Mary Curry Garrison was born during the Revolutionary War in Salem County, New Jersey, and died during the Civil War. Born on August 13, 1778, she was the oldest of John and Juliana Curry’s three children. Her siblings were named Nancy and William. The Curry family lived in the town of Pilesgrove. John Curry died in 1784 and his wife served as the administrator of his will. The following year, Juliana Curry married Robert Harbeson of Upper Penns Neck Township. When Robert died in 1792, Juliana and her three children were given his house and a lot of five acres. In 1794, Mary Curry was baptized at Trinity Episcopal Church in Swedesboro. The church building (built in 1784) in which Curry was baptized still stands and continues to be used by the congregation. She is listed as a communicant there in 1806. As a 22-year-old single woman of some inherited wealth, Mary Curry cast her ballot in an election held in Upper Penns Neck Township in December 1800.
On March 19, 1807, Mary Curry married widower Daniel Garrison. Mary was Daniel’s second wife. His first wife, Lurina, had passed away at some point between their marriage in 1802 and 1807. Together they had one daughter who was born a few months before their marriage in 1802. Daniel and Mary Garrison had eight children: Ann (b.1807), Hester (b.1809), Rebecca (b.1810), Daniel (b.1811), Juliana (b.1814), Mary (b.1817), Judith (b.1819), and Richard (b.1822) — four of whom survived into adulthood. This genealogical information can be found in the Garrison family’s Bible, part of the collections of the Salem County Historical Society. The family Bible was printed in Philadelphia by Matthew Carey in 1805 and purchased by Daniel Garrison on June 10, 1805 for $6.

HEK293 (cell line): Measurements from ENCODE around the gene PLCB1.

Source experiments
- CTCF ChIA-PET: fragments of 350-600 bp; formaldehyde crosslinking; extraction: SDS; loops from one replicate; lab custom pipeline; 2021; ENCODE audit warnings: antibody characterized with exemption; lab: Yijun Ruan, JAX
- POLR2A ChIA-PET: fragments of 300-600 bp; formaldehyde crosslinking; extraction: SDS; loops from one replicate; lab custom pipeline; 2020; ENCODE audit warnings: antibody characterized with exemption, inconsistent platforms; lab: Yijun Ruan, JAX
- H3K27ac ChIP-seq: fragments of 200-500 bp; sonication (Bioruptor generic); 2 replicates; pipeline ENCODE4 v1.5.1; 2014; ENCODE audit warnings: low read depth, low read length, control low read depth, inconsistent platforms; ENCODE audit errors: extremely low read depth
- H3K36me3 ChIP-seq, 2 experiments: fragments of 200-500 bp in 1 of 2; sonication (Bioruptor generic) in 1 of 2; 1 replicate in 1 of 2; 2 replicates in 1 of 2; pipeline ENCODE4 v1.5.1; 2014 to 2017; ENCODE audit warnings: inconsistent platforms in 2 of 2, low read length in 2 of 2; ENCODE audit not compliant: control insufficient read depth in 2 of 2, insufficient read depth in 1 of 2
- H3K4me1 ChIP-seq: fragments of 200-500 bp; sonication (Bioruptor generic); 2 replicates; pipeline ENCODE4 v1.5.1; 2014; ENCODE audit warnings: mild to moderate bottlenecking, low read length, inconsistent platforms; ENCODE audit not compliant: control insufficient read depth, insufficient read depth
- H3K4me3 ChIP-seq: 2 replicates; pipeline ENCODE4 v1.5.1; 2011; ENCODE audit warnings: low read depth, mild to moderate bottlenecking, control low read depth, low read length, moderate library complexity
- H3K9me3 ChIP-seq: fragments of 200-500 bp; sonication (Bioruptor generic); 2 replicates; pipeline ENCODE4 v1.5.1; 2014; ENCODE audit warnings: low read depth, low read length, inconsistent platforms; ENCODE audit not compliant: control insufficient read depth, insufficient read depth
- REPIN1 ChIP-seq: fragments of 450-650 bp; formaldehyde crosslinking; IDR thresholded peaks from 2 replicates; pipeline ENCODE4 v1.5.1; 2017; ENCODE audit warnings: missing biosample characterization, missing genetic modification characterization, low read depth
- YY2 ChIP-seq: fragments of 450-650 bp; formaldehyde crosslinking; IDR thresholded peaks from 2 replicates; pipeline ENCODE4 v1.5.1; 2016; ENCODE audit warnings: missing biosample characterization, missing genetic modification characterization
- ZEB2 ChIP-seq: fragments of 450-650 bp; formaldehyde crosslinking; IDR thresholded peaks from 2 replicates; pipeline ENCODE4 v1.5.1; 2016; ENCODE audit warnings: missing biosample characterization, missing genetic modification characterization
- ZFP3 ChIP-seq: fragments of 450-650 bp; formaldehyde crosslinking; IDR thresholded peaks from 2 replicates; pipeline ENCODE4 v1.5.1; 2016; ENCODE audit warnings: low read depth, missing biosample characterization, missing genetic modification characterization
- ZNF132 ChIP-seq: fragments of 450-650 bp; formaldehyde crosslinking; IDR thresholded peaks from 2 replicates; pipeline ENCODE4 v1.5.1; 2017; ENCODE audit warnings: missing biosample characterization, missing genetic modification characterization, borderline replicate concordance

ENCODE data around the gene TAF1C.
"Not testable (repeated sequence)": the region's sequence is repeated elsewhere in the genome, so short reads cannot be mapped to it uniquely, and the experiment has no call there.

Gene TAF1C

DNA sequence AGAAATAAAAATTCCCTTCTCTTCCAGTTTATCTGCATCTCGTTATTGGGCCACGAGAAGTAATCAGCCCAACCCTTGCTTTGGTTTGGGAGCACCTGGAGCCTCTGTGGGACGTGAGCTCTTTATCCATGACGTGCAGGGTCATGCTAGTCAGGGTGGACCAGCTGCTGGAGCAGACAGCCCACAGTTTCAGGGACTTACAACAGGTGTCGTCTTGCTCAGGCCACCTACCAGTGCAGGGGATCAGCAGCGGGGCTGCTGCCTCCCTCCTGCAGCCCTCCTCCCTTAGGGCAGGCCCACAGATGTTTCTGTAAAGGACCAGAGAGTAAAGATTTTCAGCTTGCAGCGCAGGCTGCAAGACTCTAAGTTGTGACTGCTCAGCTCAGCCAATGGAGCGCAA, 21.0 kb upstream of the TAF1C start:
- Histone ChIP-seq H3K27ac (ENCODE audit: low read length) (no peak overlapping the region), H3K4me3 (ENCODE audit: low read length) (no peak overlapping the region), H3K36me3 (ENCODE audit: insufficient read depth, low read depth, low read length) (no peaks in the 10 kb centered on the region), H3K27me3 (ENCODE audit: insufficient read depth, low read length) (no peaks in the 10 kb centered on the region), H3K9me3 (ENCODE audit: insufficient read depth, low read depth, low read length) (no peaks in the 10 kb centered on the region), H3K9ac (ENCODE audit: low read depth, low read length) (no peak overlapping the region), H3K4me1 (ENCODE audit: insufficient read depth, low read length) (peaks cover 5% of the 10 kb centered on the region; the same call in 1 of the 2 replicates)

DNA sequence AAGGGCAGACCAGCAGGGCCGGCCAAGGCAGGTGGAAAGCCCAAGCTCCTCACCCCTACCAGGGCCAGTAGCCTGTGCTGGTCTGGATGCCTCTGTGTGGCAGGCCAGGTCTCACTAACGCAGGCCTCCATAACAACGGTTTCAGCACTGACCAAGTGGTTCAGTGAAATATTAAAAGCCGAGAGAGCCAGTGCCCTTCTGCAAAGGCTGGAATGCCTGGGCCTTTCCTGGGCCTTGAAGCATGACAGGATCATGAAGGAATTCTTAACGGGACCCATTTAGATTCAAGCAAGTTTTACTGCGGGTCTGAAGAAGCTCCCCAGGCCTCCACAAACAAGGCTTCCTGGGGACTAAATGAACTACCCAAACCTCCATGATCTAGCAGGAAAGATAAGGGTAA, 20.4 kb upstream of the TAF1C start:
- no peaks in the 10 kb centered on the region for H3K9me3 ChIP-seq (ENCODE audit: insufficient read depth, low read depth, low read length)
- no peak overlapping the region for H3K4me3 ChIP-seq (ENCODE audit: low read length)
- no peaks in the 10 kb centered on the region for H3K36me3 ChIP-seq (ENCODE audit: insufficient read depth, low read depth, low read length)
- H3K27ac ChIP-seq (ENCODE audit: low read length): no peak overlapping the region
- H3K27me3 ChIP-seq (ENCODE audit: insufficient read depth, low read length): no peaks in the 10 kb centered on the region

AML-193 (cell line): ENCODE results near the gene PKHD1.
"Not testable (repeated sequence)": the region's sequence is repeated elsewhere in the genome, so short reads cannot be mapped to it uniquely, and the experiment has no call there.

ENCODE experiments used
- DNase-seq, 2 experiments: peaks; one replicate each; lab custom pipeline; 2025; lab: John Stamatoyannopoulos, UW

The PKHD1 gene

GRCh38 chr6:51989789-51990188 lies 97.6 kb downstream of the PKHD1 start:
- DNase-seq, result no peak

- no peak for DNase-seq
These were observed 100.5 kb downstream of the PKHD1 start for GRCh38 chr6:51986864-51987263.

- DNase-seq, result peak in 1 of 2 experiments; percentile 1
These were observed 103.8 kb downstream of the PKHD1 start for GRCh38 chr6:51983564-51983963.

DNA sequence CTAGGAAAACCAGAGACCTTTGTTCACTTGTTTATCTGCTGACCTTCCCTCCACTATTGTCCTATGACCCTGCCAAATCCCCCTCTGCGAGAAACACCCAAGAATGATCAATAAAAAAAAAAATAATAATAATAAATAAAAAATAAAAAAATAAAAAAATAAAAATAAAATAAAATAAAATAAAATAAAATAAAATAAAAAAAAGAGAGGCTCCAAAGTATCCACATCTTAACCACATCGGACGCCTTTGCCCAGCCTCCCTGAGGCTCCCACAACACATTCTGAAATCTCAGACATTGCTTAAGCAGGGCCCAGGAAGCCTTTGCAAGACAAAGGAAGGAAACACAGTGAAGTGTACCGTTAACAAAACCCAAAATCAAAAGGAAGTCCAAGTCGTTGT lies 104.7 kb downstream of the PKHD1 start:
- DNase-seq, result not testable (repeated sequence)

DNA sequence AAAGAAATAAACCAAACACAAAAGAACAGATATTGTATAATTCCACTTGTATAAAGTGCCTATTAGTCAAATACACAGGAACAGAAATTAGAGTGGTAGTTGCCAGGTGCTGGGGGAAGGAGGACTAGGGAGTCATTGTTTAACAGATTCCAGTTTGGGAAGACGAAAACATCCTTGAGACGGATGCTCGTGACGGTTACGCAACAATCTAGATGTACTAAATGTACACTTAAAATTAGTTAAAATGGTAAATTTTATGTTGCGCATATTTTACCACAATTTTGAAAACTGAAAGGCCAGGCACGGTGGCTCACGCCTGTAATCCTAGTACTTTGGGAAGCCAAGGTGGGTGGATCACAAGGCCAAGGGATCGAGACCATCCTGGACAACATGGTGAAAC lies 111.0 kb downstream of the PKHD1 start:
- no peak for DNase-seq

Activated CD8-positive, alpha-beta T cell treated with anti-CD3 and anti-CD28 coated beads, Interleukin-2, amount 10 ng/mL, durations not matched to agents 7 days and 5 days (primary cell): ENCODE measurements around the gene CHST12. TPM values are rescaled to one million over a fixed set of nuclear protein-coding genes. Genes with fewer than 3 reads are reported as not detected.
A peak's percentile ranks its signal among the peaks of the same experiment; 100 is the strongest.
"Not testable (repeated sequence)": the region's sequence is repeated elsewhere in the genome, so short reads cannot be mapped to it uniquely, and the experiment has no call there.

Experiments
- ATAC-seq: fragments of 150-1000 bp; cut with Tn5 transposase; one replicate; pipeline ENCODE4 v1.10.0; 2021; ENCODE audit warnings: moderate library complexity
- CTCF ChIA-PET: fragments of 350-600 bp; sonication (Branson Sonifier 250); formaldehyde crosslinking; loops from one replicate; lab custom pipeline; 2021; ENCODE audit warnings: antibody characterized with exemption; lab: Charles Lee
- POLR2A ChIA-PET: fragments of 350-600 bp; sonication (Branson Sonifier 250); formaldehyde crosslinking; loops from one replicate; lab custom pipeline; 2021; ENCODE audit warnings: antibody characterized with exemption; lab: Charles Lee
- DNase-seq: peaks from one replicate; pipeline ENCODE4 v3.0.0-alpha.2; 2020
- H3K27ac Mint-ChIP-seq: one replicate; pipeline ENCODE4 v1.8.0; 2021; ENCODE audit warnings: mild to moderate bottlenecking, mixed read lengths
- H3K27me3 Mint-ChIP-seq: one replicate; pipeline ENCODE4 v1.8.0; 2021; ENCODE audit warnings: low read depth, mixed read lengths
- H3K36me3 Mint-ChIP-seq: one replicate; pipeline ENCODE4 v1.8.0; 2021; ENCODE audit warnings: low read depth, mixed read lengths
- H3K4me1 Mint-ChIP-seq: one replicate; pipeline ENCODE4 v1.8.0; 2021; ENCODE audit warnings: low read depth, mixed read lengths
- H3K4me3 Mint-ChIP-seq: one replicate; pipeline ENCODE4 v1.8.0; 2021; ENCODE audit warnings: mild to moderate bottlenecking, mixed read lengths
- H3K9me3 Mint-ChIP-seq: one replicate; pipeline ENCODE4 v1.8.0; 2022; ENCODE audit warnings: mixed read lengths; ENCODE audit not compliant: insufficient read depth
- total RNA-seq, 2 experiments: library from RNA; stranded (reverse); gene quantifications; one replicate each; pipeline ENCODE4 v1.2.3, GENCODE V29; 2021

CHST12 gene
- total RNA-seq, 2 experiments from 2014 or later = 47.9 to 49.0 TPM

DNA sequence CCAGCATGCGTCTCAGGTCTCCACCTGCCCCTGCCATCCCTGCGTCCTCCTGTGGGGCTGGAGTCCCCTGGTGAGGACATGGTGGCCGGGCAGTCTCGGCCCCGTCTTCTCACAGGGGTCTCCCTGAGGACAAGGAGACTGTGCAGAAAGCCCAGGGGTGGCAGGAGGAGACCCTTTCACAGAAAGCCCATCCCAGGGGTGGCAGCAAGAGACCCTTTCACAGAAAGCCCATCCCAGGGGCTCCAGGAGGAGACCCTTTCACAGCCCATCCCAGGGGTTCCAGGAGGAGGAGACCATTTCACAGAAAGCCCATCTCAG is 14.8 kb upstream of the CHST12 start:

Daniel Garrison, born in 1782, rose to prominence in the public life of Salem County, the state of New Jersey, and the United States in the early 1800s. In 1803, New Jersey Governor Joseph Bloomfield appointed Garrison to be a justice in the Salem County Court. He was then elected to the New Jersey General Assembly in 1806 and the United States House of Representatives as a Jacksonian in 1823. From 1834 to 1838 he served as the United States Collector of Customs at the port of Bridgeton, New Jersey, after having been appointed by President Andrew Jackson. Garrison passed away in 1851 and is buried at St. John’s Episcopal Church in Salem. His 1850 will left his land in Pilesgrove and Lower Penns Neck and his house in Salem, called the “Smith House” on Penny Hill, to his wife Mary. According to the 1850 United States Census, Daniel Garrison’s real estate had a total value of $50,000. The Salem County Historical Society houses his papers.
Mary Garrison outlived her husband and passed away on July 25, 1863 at the age of 85. She never remarried. According to the 1860 United States Census, Mary Garrison lived with her daughter Juliana’s family. Juliana had married a seaman named Jeremiah Stull. Mary, then 82, was listed as being “at leisure.” She owned real estate with a value of $1,000 and her personal estate totaled $500. Like her husband, Mary Garrison is buried at St. John’s Episcopal Church in Salem. Her tombstone survives. Her grandson, Daniel Garrison Brinton, is considered a founder of modern American anthropology.